The Supreme Court on Thursday adjourned the plea seeking for a stay against the Central Vista project which sets out to build a new Parliament and other Central Government offices in Lutyens Delhi.
A bench of Justices AM Khanwilkar, Dinesh Maheshwari & Sanjiv Khanna took note of the Solicitor General's submission that he shall not be able to account for time to make arguments today.
In light of this, the matter was adjourned, with the parties being directed to file their replies (if any) to the Central Public Works Department (CPWD) in the interim and listed the case for further consideration on July 29.
The Centre's Counter Affidavit submits at the outset that the Central Vista Development/Redevelopment Plan was proposed in order to "meet the present and future needs of space for the Parliament, Ministries and Departments, as well as to provide better public facilities, amenities, parking facilities et al. Citing fire safety, acoustics concern, the Counter refers to the dilapidated condition of the century-year old construction to shed a light on the need for the Redevelopment plan".
The plea contends that 20th March notification of the Government, which supersedes a Public Notice issued by the Delhi Development Authority (DDA) on 19 December, 2019, is a subjugation of the Rule of Law and judicial protocol as the 2019 notice is currently sub judice before the Supreme Court.
Further stating that the number of seats in Lok Sabha will likely increase substantially after 2026, the Counter states that both the Houses of the Parliament are "packed to capacity and have no space for addition of seats if the Parliament is expanded. The seating arrangements are cramped and cumbersome, there are no desks beyond second row and movement is extremely constrained".
The affidavit states that the project will address not only the space requirement but will also "facilitate to keep and maintain the existing iconic building intact as a symbol of vibrant democracy".
"The new Parliament building to house our nation's bicameral legislature with complete indigenous technology, knowledge and expertise will be a showcase to the rest of the world.This building will be constructed with enhanced structural life, which will last for centuries. Therefore, this project will become a symbol of national pride and inspire citizens to participate in the democratic traditions of India", the counter says.
On 17th July, the Supreme Court had directed the Respondents to file a consolidated Reply in 10 days in the plea challenging the use of land for the Central Vista project. A Bench headed by Justice UU Lalit observed that it was not the time for formalities, but it was time to do substantial justice, when Senior Advocate Sanjay Hegde had requested for the issuance of notice in the plea.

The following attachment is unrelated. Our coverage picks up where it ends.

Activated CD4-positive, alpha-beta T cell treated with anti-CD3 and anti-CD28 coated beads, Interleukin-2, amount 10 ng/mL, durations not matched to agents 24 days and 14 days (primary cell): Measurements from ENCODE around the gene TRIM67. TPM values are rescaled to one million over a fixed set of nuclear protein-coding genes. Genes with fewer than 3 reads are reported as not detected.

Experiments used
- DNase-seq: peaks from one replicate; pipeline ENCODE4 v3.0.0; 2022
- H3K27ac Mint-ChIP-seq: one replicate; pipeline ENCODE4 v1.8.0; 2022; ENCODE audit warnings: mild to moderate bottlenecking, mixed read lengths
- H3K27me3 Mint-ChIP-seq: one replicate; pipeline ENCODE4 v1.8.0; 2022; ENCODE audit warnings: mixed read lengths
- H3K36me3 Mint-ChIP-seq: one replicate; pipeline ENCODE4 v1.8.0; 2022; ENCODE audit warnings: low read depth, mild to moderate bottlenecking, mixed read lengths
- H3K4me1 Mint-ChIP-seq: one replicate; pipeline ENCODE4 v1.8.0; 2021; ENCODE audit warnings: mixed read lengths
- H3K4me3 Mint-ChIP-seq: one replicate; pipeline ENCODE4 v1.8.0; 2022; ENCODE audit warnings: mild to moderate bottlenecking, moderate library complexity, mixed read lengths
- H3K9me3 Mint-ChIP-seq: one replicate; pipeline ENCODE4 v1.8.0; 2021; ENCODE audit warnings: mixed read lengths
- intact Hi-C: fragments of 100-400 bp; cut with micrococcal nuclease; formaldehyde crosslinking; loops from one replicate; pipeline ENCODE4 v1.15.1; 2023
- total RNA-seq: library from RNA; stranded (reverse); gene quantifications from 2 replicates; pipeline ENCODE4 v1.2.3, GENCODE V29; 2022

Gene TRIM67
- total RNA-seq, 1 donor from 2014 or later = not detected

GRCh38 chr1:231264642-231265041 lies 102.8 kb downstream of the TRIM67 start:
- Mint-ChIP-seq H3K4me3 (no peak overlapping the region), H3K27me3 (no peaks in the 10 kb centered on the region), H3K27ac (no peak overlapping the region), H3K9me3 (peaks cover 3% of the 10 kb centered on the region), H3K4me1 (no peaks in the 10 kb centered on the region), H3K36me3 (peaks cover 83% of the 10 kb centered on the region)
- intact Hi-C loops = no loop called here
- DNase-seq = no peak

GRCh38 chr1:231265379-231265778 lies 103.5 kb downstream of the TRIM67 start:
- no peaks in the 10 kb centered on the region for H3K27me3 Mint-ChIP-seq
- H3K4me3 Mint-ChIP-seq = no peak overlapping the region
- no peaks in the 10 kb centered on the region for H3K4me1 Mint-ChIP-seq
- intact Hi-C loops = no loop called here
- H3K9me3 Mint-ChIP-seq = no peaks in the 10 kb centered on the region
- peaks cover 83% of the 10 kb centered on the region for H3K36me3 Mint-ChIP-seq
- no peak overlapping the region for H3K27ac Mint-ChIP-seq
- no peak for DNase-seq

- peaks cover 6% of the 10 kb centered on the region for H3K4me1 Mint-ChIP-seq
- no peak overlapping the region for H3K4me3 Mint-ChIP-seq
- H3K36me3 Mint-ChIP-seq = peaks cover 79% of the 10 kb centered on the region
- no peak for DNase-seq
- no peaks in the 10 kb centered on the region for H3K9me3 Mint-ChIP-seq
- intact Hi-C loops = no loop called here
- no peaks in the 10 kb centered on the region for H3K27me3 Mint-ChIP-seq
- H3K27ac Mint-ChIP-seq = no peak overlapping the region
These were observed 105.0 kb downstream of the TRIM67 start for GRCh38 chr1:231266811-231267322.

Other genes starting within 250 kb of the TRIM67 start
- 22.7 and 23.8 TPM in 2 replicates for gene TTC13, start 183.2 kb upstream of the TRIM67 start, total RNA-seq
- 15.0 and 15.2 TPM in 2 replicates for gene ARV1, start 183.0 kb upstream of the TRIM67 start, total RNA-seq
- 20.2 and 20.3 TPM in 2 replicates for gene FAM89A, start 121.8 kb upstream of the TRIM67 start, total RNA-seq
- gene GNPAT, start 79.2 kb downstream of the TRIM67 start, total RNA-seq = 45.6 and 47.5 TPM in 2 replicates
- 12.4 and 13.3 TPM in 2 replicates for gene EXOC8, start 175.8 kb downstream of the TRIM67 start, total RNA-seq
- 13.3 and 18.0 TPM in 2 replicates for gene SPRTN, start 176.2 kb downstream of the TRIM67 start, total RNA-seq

The plea seeking a stay on the Project, contends that 20th March notification of the Government, which supersedes a Public Notice issued by the Delhi Development Authority (DDA) on 19 December, 2019, is a subjugation of the Rule of Law and judicial protocol as the 2019 notice is currently sub judice before the Supreme Court.
With regard to the Government's Rs. 20,000 crore Central Vista project, the DDA had issued a Public Notice inviting objections against proposed changes in land use in December 2019.
This notification was challenged before the Delhi High Court on account of being ultra vires Section 11A of the Delhi Development Act 1957, as well as being beyond the powers of DDA to do so. It was further contested that the plan was not in conformity with the Master Plan of Delhi 2021 (MPD2021) and in violation of "larger laws of the country".
On March 6, a Bench comprising of Justices AM Khanwilkar and Dinesh Maheshwari transferred the matter to itself.
On April 30, the Supreme Court refused to stay the project, stating that "during COVID-19, nobody is going to do anything", referring to possible construction on the allocated land.
On 19 June, the Central Government informed the Supreme Court that it could not give an assurance that no work on the ground would be done with respect to the Central Vista project, despite Hegde submitting that administrative clearances were being given, with no objections. The Bench, however, raised the question whether the Apex Court could restrain the authorities from acting as per the law